There are few things more important in running a successful business than the review and feedback you give the team around you, yet many business owners are guilty of doing the minimum possible.
I think it’s a fear of confrontation, or perhaps of causing offence
If you don’t give your team their reviews you are not just following bad practice, you are damaging the business.
If you are not happy with someone’s performance and you don’t tell them, it is never going to get any better. On the other side of the coin, if you are really pleased with what they are doing and don’t tell them, don’t be surprised when they leave for another job where they feel more valued!
You can and should use the review process to set objectives and measure progress towards those objectives. I like to set objectives that are measured on a weekly or monthly basis – if you like the objectives for the day job – and set some that are more strategic, probably cannot be achieved overnight but will benefit the business longer term.
The review should not be confrontational and you should not be giving or causing offence but we are so used to concentrating on the negative and the things that need improvement that we dive straight into them. That’s where it is easy to be in a review meeting where the reviewee is defensive and the reviewer frustrated. When we become defensive we close up, physically, and mentally. We stop listening!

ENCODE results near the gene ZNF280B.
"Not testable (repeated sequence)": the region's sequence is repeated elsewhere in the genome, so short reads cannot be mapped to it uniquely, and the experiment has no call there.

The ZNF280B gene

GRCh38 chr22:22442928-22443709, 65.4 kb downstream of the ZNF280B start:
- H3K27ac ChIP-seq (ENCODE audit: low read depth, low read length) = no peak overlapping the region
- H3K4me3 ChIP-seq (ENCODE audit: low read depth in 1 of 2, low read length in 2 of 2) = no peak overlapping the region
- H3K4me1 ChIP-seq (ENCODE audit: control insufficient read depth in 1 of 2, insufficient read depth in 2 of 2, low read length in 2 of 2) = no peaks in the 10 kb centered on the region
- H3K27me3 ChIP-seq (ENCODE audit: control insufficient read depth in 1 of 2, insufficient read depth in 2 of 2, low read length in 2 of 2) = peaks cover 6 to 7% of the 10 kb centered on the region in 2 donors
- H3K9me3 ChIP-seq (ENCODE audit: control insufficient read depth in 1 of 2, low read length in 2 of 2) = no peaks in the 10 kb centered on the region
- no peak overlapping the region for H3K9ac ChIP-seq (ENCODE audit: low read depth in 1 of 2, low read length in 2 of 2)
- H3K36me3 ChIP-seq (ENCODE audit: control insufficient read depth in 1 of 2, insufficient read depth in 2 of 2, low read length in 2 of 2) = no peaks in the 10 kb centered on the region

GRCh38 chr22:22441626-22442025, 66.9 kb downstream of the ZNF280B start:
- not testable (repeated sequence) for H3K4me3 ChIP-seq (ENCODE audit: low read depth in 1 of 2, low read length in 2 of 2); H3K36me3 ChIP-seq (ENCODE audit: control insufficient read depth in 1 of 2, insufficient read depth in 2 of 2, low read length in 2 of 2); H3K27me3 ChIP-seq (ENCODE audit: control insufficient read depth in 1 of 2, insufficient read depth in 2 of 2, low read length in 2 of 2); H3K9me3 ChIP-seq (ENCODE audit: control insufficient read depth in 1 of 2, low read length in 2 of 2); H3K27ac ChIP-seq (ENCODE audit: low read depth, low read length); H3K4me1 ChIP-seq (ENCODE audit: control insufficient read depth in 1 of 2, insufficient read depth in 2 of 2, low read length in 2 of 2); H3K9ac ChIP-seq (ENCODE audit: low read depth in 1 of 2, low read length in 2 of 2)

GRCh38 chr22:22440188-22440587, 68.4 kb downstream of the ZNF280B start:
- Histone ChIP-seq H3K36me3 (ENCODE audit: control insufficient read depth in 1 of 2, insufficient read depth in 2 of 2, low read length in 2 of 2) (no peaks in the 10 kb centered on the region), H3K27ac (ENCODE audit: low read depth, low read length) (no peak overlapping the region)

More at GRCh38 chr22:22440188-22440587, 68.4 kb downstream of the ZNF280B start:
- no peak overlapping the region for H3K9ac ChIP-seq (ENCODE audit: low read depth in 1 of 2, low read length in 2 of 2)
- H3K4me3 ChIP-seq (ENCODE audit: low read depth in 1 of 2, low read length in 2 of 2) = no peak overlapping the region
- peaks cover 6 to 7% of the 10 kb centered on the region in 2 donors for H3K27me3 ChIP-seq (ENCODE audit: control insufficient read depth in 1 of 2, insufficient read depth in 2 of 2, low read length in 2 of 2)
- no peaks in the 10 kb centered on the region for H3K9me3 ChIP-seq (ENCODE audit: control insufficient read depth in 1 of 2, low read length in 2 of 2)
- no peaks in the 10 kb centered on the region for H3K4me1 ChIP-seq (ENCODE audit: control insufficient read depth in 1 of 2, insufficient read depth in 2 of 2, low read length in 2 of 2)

You can adapt a model we use in the speaking world.
Use a feedback sandwich. Very simply, say something nice to start with. It will relax the reviewee and they will be open, attentive and listening. You can then move on to the things that need improvement, and if you treat it as “needs improvement” rather than “you did that wrong” you’ll have a better chance of keeping their attention.
Finally, close with some more positive messages. Don’t worry, the reviewee will remember the negative far longer than they do the positive – so you don’t need to rub it in.